If time be of all things the most precious, wasting time must be, as Poor Richard says, the greatest prodigality: since, as he elsewhere tells us, Lost time is never found again ; and what we call time enough always proves little enough. Let us, then, up and be doing, and doing to the purpose : so by diligence shall we do more with less perplexity.

“But with our industry we must likewise be steady, settled, and careful, and oversee our own affairs with our own eyes, and not trust too much to others; for Three removes are as bad as a fire. And again: Keep thy shop, and thy shop will keep thee. And again: If you would have your business done, go; if not, send.

“So much for industry, my friends, and attention to one's own business ; but to these we must add frugality if we would make our industry more certainly successful. A man may, if he knows not how to save as he gets, keep his nose all his life to the grindstone, and die not worth a groat at last. A fat kitchen makes a lean will.

“ Away, then, with your expensive follies, and you will not then have so much cause to complain of hard times, heavy taxes, and chargeable families.

And further: What maintains one vice would bring up two children. You may think, perhaps, that a little tea, or a little punch now and then, diet a little more costly, clothes a little finer, and a little entertainment now and then, can be no great matter; but remember, Many a little makes a mickle. Beware of little expenses : A small leak will sink a great ship, as Poor Richard says. And again: Who dainties love shall beggars prove; and, moreover, Fools make feasts, and wise men eat them.

“ Here you are all got together at this sale of fineries and knick-knacks. You call them goods ; but, if you do not take care, they will prove evils to some of you. You expect they will be sold cheap; and perhaps they may for less than they cost: but, if you have no occasion for them, they must be dear to you. Remember what Poor Richard says: Buy what thou hast no need of, and ere long thou shalt sell thy necessaries. And again : At a great pennyworth pause a while. He means that perhaps the cheapness is apparent only, and not real; or the bargain, by straitening thee in thy business, may do thee more harm than good. For in another place he says, Many have been ruined by buying good pennyworths. Again : It is foolish to lay out money in a purchase of repentance ; and yet this folly is practiced every day at auctions for want of minding “The Almanac. Many a one, for the sake of finery on the back, have gone with a hungry belly, and half starved their families. Silks and satins, scarlet and velvets, put out the kitchen-fire, as Poor Richard says.

“But what madness must it be to run in debt for these superfluities! We are offered by the terms of this sale six months' credit; and that, perhaps, has induced some of us to attend it, because we can not spare the ready money, and hope now to be fine without it. But, ah ! think what you do when you run in debt: you give to another power over your liberty. If you can not pay at the time, you will be ashamed to see your creditor ; you will be in fear when you speak to him; you will make poor, pitiful, sneaking excuses, and by degrees come to lose your veracity, and sink into base, downright lying; for The second vice is lying, the first is running in debt, as Poor Richard says. And again, to the same purpose : Lying rides upon debt's back; whereas a free-born Englishman ought not to be ashamed nor afraid to see or speak to any man living. But poverty often deprives a man of all spirit and virtue. It is hard for an empty bag to stand upright.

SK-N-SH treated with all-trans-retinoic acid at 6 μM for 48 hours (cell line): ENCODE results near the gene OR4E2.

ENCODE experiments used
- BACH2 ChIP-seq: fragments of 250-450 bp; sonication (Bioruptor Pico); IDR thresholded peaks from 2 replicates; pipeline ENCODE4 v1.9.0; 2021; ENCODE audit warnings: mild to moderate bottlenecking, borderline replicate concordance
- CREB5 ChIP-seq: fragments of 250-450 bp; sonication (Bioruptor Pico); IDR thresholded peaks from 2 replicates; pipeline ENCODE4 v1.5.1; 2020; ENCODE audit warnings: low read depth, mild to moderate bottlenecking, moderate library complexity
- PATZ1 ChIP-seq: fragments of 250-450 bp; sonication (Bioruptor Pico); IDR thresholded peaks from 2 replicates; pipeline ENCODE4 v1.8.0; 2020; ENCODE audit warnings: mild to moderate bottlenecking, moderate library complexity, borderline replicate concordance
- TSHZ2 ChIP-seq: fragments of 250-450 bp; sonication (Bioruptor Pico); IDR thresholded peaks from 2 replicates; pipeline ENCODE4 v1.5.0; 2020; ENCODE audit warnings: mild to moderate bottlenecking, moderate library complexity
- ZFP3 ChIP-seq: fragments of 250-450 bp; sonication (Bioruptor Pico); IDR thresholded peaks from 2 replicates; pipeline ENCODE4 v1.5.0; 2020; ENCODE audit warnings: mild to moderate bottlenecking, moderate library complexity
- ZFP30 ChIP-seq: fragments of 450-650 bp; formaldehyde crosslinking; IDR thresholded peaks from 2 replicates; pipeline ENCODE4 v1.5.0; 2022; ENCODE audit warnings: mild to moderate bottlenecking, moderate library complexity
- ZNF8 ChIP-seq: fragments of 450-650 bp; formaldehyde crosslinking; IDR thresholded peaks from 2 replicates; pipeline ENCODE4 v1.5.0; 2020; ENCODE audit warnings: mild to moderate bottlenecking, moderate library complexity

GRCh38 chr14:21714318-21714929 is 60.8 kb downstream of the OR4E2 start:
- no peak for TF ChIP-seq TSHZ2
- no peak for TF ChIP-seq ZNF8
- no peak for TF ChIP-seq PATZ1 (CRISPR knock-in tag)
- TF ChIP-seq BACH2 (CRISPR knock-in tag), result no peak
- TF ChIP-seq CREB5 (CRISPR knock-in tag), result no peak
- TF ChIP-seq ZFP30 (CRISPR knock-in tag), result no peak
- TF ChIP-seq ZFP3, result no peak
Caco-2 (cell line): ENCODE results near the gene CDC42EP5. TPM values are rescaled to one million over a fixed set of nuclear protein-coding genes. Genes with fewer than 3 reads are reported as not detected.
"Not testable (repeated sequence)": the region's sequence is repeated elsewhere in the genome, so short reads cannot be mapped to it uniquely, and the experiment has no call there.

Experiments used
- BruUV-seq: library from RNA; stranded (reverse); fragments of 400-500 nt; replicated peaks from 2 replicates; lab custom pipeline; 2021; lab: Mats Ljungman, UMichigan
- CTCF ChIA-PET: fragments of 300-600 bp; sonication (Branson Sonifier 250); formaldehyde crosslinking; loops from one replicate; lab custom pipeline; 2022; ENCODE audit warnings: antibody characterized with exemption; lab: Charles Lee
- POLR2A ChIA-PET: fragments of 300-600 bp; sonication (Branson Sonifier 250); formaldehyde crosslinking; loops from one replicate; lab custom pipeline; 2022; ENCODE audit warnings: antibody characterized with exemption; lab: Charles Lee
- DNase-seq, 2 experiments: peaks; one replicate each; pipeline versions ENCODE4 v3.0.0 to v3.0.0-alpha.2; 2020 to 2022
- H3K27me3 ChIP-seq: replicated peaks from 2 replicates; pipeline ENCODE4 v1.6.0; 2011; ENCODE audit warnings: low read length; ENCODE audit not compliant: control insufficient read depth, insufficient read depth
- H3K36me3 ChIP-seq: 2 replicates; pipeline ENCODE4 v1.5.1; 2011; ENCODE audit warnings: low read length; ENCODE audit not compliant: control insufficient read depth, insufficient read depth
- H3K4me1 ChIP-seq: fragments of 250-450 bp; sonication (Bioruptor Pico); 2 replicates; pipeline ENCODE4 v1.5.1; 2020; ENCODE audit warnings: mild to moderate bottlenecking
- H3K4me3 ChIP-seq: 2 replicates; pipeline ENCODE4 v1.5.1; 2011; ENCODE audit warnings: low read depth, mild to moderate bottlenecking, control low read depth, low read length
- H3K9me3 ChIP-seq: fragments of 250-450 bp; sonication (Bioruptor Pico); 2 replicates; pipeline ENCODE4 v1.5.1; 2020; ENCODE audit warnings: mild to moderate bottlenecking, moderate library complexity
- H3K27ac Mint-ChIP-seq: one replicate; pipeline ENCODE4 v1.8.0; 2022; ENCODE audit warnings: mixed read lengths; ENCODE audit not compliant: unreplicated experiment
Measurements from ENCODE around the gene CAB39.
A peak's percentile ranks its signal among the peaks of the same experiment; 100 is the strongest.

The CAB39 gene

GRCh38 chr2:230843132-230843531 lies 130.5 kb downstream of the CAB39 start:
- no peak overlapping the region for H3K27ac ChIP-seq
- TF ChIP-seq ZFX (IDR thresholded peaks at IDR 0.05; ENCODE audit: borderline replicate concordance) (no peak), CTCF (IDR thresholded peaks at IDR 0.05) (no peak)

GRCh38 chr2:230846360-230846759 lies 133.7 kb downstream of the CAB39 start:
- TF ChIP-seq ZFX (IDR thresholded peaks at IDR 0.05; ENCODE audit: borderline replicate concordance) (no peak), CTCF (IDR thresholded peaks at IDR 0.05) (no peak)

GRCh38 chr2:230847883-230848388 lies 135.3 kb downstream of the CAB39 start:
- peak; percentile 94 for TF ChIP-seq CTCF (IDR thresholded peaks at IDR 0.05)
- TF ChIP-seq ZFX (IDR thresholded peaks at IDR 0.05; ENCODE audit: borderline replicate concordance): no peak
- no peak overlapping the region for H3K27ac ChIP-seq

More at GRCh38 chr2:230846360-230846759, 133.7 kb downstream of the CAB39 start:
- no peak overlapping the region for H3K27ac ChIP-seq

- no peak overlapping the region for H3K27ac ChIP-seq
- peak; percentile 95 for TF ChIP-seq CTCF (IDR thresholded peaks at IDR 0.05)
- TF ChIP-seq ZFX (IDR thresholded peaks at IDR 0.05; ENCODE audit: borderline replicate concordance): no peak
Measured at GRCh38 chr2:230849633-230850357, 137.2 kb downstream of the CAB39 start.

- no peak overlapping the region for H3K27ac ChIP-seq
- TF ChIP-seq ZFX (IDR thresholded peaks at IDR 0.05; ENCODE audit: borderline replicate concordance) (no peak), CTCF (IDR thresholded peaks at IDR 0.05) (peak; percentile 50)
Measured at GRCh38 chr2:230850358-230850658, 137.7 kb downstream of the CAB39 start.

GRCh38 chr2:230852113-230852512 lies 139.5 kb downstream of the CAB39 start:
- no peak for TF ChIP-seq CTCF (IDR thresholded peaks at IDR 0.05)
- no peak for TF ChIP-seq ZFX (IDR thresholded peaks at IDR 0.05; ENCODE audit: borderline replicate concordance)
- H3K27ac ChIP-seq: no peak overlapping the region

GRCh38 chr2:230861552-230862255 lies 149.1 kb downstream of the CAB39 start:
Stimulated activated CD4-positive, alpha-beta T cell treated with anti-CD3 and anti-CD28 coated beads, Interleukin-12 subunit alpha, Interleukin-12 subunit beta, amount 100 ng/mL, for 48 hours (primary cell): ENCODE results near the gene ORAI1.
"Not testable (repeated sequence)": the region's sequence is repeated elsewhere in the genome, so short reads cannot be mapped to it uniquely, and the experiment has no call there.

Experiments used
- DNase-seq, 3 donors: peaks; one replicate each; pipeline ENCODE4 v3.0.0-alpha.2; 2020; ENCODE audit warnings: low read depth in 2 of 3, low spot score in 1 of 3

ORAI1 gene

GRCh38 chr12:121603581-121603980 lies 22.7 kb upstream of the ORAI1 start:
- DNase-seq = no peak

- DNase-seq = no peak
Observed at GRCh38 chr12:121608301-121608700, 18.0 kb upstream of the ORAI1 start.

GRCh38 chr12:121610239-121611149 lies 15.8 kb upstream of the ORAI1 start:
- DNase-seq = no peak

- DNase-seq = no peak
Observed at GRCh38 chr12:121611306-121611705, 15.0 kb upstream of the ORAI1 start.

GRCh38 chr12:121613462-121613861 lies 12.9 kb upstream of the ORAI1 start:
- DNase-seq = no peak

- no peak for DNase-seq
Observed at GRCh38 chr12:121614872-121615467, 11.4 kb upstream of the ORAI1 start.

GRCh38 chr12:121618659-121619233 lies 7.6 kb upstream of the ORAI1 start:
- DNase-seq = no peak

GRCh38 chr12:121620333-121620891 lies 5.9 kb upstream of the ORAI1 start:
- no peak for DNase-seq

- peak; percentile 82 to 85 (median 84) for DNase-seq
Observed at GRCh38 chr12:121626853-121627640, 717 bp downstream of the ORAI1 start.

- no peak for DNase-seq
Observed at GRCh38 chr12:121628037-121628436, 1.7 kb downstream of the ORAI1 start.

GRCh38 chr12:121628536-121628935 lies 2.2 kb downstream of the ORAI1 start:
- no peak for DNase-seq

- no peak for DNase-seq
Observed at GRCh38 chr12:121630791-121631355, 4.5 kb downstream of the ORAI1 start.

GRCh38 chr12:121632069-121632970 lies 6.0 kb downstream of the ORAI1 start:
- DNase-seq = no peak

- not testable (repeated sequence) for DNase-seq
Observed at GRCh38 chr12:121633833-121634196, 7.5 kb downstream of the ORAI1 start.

“ What would you think of that prince, or of that government, who should issue an edict forbidding you to dress like a gentleman or gentlewoman, on pain of imprisonment or servitude ? Would you not say that you were free, have a right to dress as you please, and that such an edict would be a breach of your privileges, and such a government tyrannical ? And yet you are about to put yourself under such tyranny when you run in debt for such dress. Your creditor has authority, at his pleasure, to deprive you of your liberty, or by confining you in jail, till you shall be able to pay him. When you have got your bargain, you may perhaps think little of payment; but, as Poor Richard says, Creditors have better memories than debtors : creditors are a superstitious sect, great observers of set days and times. The day comes round before you are aware; and the demand is made before you are prepared to satisfy it: or, if you bear your debt in mind, the term which at first seemed so long, will, as it lessens, appear extremely short. Time will seem to have added wings to his heels as well as his shoulders. Those have a short Lent who owe money to be paid at Easter. At present, perhaps you may think yourselves in thriving circumstances, and that you can bear a little extravagance without injury: but

For age and want swe while you may;
No morning sun lists a whole day.

Gain may be temporary and uncertain; but ever, while you live, expense is constant and certain: and It is easier to build two chimneys than to keep one in fuel, as Poor Richard says; so Rather go to bed supperless than' rise in debt.

“ This doctrine, my friends, is reason and wisdom. But, after all, do not depend too much upon your own industry and frugality and prudence, though excellent things; for they may all be blasted, without the blessing of Heaven: and, therefore, ask that blessing humbly, and be not uncharitable to those that at present seem to want it, but comfort and help them. Remember, Job suffered, and was afterwards prosperous.”

Thus the old gentleman ended his harangue. I resolved to be the better for it; and, though I had at first determined to buy stuff for a new coat, I went away resolved to wear my old one a little longer. Reader, if thou wilt do the same, thy profit will be as great as mine. I am, as ever, thine to serve thee,


A PARABLE AGAINST PERSECUTION.* 1. And it came to pass, after these things, that Abraham sat in the door of his tent about the going-down of the sun.

* The substance of this beautiful parable was not original with Franklin; for Jeremy Taylor gives it as taken from the Jews' Book," and it is traced back centuries farther. The true author is not known; but it never attracted general attention, until, in the hands of Franklin, it assumed the scriptural style. Franklin was in the habit of amusing himself by reading it to divines and others well versed in the Scriptures, and obtaining their opinions upon it, which were sometimes very diverting.